The embryologist will prepare the eggs and sperm after the egg retrieval. Under a microscope, the embryologist performing PGD will inject one single sperm into each developed egg. Therefore, PGD can be performed using very little sperm.
Development of the embryo starts after fertilization. The embryos will be placed within our Embryoscopes after initial fertilization so they can continue to develop fully undisturbed. Over the next 5 to 6 days, an embryologist analyses each developing embryo. A two to four-cell embryo on day two and a six to eight-cell embryo on day three are the desired stages of development. Rapid cell division continues after the eight-cell stage, and by day 5 or 6, the embryo has reached the so-called blastocyst stage. To give you the best chance of success, your doctor will transfer the best possible embryo(s).
The embryo transfer is a quick process that takes only a few minutes to finish. Neither anesthesia nor recuperation time is required. Your nurse will inform you and give instructions on how to prepare and when to arrive when she arranges your transfer. For the procedure, you must have a full bladder since a full bladder ensures clear visibility of the uterine lining and accurate positioning of the embryos. It's crucial to consume the proper amount of liquid 30–40 minutes beforehand. With the doctor, you will discuss your cycle and the recommended number of embryos for transfer. The embryologist will confirm your last name and the number of embryos to be transferred once you are in the treatment room. The doctor will put the transfer catheter into the uterus and push the embryo through with a small amount of fluid after the embryologist loads the catheter with the embryo(s) at the embryology lab. During the surgery, external abdomen ultrasonography gives the doctor visual guidance on a monitor. The catheter will be gradually removed by the doctor after the embryo has been transferred. The embryologist will next check the catheter in the lab under a microscope to confirm that the embryo was really released because the embryo is invisible to the naked eye. Before it's time for the pregnancy test, the nurse will give you instructions for the ensuing two weeks.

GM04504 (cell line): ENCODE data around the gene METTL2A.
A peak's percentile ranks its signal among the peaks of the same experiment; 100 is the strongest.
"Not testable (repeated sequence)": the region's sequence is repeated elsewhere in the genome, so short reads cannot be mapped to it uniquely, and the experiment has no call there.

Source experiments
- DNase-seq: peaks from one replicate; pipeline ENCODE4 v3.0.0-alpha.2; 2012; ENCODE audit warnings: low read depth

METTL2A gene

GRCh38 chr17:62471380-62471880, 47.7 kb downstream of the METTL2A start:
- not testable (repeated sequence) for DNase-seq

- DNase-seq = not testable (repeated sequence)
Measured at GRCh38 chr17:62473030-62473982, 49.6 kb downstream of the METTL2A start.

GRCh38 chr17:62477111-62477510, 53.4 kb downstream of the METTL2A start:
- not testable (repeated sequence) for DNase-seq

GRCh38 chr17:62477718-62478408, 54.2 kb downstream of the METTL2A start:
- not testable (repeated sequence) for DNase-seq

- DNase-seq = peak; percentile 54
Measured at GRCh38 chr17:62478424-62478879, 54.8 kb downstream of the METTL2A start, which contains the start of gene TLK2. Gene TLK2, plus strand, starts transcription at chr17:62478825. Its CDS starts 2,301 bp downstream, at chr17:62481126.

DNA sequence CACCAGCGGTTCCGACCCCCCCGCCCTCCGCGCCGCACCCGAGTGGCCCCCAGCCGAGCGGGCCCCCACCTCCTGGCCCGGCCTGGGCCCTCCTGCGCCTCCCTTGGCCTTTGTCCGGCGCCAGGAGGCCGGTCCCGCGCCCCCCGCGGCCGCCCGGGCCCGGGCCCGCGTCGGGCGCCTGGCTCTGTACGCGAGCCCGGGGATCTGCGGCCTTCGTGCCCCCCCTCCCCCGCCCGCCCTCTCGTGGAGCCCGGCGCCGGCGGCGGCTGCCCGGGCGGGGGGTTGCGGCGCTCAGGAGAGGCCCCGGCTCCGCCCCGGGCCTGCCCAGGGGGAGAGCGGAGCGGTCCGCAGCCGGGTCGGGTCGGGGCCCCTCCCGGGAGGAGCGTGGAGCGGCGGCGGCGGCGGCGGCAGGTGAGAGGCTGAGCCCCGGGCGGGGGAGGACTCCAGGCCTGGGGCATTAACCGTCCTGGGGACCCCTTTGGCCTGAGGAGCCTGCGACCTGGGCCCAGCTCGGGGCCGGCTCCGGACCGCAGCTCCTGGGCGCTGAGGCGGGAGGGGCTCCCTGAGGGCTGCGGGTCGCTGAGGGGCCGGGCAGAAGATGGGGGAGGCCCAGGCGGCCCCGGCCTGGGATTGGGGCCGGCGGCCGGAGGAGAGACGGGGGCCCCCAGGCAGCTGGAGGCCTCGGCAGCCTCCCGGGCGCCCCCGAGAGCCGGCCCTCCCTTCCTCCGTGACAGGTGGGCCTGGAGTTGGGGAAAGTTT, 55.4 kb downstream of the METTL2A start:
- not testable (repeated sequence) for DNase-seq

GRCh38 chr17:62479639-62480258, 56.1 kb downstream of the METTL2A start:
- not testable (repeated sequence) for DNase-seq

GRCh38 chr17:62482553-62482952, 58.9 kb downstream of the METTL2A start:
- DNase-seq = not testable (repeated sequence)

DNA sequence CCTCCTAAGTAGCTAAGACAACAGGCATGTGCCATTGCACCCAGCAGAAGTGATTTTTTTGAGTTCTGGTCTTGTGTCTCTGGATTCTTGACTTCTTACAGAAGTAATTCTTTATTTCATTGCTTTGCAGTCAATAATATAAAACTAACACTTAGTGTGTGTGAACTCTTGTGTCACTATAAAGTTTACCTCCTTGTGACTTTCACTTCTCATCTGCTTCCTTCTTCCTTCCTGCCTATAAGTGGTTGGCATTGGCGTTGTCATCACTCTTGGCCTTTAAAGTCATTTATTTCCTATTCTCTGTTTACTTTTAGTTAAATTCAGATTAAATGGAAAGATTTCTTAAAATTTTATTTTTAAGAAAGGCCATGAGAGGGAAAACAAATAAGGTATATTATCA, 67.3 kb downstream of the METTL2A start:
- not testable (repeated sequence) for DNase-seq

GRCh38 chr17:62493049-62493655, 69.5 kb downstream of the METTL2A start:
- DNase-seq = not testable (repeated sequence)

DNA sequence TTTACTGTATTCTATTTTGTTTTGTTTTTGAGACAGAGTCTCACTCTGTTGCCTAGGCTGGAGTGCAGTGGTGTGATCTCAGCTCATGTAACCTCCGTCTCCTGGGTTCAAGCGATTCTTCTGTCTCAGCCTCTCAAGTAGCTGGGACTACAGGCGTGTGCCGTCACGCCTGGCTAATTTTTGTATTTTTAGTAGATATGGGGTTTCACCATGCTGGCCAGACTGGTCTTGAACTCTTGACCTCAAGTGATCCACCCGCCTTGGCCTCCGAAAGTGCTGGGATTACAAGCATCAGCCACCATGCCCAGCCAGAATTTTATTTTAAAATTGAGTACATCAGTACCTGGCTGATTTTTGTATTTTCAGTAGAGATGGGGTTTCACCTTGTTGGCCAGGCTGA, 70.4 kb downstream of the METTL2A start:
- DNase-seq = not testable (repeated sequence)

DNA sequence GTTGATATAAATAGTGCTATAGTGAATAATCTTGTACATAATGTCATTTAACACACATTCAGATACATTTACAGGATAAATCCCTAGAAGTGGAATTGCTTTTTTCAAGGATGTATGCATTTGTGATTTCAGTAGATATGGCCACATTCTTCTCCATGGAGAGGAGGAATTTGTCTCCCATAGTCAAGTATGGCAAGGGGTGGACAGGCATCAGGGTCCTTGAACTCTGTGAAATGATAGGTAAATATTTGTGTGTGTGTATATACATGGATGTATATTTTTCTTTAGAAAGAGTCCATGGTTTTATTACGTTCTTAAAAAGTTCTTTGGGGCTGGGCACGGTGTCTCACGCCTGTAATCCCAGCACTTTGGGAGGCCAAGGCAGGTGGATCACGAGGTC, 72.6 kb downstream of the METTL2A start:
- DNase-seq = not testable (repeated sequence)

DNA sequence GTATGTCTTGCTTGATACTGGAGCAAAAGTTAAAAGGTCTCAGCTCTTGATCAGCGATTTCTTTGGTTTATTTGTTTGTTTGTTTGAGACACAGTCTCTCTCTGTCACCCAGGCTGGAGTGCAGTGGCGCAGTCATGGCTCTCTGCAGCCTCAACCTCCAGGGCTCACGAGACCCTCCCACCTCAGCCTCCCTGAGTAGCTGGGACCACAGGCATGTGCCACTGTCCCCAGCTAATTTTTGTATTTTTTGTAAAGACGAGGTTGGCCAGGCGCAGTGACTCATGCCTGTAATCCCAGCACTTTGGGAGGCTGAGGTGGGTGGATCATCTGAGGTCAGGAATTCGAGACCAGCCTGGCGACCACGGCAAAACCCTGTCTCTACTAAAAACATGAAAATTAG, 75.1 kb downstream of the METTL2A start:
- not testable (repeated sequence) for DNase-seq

Step six: The pregnancy test
You'll test for pregnancy two weeks following the embryo transfer. Because it examines the beta chain of the hCG hormone released by the developing embryo, this test is usually referred to as a "beta." We allow you to use a urine pregnancy test in the privacy of your own home, and you then report the results so we can choose the next course of action.
Key Success factors
The list of dos and don'ts for someone undergoing ICSI is often the same as for someone undergoing an IVF cycle. To name a few:
Keep an eye on what you eat and drink because diet affects sperm production and count. Therefore, it's crucial that they visit their doctor at least three months before the appointment and get a food plan that will help them increase their fertility.
Focus on proteins: Protein is a superfood that has been shown to boost sperm quality as well as general health. This will guarantee that on the day your process starts, you can provide the greatest sample you possibly can.
Reduce alcohol consumption: Avoiding alcohol for at least three months prior to the desired IVF treatment is one of the recommended ways to speed up the process.
Give up smoking. Numerous scientific studies and data demonstrate that smoking has a detrimental effect on every component of the human body. The most severe and frequently irreversible effects, however, are those on one's reproductive health. While quitting smoking prior to therapy may seem like a little step, it does benefit.